True Partnership Is an EvolutionPosted: May 7, 2012
When your customer is a leading medical researcher requiring thousands of different products from latex gloves to radioactive materials, it requires a true partnership between customer and supplier. This is exactly the type of relationship that exists between John Willi, C.P.M., A.P.P., CPCM, CMRP, director, materials management for Dana-Farber Cancer Institute, Inc. and Joe Centofante, vice president, academic and medical research for Fisher Scientific.
Changing a product as basic as a clear test tube can set back 10 years of research. While the presenters are from a medical research environment, the best practices of customer-supplier partnerships are applicable across industries.
What do customers expect from their suppliers? It means having a supplier partner at the end of the day, not just when you need them most. This means ongoing savings and productivity improvements where flexibility and transparency exist. Likewise, suppliers expect their customers to leverage suppliers’ assets, expertise and capabilities. The only way to do this is by communicating the needs of the business with the supplier. “Partnering can bring the biggest innovations and savings and solutions to the business,” says Centofante.
Obviously, one of the most important aspects of customer-supplier partnerships is cost savings. And reducing the total cost of ownership is the ideal method for reducing costs for both the supplier and customer. Whether it’s the supplier negotiating volume discounts with its supplier and passing along those savings to the customer or the customer engaging internal customers to buy-in to the supplier partnership for greater savings and efficiencies, significant process improvements can occur. “You should expect then to lower TCO well below the cost of the product,” says Centofante.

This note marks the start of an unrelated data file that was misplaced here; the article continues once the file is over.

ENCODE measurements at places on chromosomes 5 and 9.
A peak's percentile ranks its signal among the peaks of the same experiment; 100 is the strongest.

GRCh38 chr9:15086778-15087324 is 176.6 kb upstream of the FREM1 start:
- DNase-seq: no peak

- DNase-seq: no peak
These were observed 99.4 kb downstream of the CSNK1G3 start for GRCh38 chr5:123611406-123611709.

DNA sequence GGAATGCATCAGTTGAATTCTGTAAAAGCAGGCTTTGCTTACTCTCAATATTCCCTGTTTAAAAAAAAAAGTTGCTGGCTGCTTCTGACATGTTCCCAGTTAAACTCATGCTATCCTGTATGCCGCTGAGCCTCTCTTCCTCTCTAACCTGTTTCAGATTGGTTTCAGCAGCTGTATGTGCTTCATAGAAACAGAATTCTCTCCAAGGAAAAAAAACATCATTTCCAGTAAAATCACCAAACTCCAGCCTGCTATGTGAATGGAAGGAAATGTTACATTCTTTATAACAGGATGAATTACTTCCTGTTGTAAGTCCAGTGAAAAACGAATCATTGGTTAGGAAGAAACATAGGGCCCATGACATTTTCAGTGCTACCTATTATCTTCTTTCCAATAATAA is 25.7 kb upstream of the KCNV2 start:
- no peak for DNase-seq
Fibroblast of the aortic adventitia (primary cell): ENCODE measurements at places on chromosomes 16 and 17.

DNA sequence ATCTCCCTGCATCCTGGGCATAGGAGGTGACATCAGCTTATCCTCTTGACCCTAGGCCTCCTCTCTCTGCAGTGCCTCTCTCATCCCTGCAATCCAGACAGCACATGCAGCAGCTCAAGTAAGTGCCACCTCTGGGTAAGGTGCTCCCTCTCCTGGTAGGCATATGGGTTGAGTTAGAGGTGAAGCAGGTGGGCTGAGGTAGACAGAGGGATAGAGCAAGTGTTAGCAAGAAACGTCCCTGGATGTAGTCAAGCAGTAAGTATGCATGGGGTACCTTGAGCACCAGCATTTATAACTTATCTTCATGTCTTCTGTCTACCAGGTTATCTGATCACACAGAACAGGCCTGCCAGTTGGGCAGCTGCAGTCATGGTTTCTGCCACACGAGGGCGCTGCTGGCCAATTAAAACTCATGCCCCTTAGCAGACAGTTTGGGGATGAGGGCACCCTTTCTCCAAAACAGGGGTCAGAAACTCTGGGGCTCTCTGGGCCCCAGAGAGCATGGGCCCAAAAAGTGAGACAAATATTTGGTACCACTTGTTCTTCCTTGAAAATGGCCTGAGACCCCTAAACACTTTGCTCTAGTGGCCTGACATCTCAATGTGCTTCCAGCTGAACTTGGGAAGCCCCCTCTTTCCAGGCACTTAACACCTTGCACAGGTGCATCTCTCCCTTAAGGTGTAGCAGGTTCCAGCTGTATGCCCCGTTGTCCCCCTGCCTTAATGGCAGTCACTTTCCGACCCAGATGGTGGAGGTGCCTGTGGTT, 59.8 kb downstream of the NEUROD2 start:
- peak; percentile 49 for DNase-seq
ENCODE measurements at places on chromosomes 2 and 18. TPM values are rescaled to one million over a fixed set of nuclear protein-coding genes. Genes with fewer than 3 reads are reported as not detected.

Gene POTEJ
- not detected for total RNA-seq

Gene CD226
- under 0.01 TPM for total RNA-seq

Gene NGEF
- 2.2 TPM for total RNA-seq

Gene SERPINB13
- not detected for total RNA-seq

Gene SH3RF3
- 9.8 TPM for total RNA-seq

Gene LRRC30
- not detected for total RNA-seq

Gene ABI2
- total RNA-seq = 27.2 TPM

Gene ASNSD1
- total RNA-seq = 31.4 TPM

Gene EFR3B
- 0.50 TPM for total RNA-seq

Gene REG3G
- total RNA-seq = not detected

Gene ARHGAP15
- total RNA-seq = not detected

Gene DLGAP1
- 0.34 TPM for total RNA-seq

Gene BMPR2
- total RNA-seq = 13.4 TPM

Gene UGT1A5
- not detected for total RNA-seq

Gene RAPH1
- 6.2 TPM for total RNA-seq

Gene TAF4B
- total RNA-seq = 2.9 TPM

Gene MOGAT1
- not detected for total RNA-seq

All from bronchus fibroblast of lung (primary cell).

By distributing marketing collateral that communicates the win-wins and holding supplier open houses, internal customers can gain buy-in and realize that the partnership strategy is a unified effort. One that can work towards a number of different objectives whether it’s social responsibility, risk management or operations efficiencies.
With business benefits such as improved customer service, consolidation of spend, shared financial benefits and product standardization, organizations cannot afford to ignore such partnerships with their strategic suppliers. It can make a competitive difference in the marketplace.